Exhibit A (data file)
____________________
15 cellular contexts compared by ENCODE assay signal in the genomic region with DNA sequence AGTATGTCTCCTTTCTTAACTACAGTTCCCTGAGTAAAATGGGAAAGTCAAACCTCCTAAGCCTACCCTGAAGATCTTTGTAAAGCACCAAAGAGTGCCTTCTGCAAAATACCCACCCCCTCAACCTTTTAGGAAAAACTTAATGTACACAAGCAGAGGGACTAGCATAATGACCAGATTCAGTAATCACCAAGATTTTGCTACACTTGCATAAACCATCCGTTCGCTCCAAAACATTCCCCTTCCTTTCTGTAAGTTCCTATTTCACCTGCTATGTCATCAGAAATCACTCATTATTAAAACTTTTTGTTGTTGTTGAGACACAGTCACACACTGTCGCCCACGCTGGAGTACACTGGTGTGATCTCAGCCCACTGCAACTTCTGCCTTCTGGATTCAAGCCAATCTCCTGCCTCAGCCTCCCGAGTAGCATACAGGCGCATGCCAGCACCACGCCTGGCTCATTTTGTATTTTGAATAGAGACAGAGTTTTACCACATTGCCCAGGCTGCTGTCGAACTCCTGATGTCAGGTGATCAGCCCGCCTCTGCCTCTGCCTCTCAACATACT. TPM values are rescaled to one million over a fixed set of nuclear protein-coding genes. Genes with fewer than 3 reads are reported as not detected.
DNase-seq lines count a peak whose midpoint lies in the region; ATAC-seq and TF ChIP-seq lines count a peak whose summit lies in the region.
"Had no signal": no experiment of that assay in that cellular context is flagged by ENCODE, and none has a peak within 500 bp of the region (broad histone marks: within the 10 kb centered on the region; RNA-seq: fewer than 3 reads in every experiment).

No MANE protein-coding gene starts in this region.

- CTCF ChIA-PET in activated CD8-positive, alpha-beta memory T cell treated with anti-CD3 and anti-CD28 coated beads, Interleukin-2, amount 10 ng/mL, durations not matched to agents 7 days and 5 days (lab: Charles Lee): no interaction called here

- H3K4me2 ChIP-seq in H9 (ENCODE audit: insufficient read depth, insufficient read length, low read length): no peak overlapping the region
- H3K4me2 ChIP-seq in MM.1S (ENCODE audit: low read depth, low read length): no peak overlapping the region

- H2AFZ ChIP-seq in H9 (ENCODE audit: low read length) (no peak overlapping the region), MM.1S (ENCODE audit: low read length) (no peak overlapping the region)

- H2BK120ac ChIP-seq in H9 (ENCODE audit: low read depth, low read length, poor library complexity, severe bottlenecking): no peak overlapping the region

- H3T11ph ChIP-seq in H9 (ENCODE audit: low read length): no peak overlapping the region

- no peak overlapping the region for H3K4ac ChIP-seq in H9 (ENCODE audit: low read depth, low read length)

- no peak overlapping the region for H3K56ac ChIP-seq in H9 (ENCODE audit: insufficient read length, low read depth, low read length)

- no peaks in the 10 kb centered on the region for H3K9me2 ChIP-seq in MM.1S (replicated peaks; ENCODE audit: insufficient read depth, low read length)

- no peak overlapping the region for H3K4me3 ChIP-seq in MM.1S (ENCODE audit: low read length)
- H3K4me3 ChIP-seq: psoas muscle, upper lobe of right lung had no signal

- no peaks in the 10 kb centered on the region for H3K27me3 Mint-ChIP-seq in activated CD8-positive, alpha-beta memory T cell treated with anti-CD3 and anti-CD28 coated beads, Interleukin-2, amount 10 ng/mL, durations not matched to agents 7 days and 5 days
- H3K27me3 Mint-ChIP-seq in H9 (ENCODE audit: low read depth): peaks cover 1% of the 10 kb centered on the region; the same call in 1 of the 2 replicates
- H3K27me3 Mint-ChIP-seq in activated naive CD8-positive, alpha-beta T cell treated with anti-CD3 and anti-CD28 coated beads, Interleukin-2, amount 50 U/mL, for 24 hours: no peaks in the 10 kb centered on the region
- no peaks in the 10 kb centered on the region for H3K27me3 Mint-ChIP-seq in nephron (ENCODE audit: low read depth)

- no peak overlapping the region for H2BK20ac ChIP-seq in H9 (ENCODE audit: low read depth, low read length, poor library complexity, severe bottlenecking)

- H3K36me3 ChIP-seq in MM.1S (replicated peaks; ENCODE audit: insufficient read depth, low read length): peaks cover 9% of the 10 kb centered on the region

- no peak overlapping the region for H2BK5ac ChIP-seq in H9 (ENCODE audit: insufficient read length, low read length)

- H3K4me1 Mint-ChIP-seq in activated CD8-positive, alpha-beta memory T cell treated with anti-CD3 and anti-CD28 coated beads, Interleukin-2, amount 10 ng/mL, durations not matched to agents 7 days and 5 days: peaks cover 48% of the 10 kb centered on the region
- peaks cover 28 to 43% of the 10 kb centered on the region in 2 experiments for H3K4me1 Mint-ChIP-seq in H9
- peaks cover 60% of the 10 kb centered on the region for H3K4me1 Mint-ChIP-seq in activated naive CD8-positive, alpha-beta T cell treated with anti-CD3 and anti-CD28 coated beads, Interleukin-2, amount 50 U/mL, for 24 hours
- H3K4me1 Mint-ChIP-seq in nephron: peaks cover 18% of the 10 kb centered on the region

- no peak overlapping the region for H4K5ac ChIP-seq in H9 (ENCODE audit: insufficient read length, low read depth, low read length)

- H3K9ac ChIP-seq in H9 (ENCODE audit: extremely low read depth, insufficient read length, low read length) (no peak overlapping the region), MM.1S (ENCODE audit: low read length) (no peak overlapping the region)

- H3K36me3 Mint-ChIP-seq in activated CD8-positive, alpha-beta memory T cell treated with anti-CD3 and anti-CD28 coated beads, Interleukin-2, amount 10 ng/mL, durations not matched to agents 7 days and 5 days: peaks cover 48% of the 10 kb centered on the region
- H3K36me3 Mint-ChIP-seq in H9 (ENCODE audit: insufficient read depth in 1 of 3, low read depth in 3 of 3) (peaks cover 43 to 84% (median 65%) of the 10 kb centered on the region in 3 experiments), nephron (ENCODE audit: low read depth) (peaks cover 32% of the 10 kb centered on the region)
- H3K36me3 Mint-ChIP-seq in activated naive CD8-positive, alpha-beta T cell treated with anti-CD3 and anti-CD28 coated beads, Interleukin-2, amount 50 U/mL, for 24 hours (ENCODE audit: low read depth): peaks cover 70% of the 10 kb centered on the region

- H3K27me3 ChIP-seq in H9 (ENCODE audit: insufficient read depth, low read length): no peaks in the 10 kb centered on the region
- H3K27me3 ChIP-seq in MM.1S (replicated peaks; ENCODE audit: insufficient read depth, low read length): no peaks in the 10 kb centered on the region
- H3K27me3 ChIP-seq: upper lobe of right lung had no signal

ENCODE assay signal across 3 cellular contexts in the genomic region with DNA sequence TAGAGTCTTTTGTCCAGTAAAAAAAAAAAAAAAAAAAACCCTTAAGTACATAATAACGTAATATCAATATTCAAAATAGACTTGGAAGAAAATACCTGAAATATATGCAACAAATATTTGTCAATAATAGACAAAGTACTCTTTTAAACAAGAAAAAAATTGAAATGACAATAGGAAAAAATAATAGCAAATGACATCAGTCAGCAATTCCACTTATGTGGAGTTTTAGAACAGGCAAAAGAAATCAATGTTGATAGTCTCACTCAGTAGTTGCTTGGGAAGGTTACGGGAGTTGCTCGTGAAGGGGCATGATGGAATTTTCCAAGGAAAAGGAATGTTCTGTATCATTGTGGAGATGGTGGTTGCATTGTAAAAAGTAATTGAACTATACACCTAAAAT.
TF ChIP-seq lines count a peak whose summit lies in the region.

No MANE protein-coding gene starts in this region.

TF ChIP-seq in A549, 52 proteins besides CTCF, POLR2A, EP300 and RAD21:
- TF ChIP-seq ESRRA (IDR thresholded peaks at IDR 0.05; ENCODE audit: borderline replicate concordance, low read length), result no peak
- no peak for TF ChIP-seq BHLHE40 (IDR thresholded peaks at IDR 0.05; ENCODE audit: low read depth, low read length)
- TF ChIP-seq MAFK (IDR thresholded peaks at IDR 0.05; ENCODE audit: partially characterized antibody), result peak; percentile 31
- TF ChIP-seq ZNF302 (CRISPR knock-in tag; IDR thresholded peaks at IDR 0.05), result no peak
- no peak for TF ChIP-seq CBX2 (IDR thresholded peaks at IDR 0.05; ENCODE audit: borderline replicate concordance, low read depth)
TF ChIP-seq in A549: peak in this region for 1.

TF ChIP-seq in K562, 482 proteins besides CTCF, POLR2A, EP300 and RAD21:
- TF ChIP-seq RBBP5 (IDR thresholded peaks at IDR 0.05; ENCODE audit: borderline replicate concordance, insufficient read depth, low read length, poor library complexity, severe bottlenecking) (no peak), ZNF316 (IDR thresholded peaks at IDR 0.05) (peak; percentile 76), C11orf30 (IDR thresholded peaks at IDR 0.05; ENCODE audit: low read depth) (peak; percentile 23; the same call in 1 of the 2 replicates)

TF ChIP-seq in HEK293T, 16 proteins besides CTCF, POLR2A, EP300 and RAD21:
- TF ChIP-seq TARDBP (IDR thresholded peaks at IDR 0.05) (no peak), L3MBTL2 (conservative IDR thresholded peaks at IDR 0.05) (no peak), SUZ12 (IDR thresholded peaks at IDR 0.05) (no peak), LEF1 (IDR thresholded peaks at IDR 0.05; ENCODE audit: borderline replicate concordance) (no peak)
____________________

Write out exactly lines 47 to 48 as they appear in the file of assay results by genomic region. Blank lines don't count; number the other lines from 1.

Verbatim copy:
TF ChIP-seq in HEK293T, 16 proteins besides CTCF, POLR2A, EP300 and RAD21:
- TF ChIP-seq TARDBP (IDR thresholded peaks at IDR 0.05) (no peak), L3MBTL2 (conservative IDR thresholded peaks at IDR 0.05) (no peak), SUZ12 (IDR thresholded peaks at IDR 0.05) (no peak), LEF1 (IDR thresholded peaks at IDR 0.05; ENCODE audit: borderline replicate concordance) (no peak)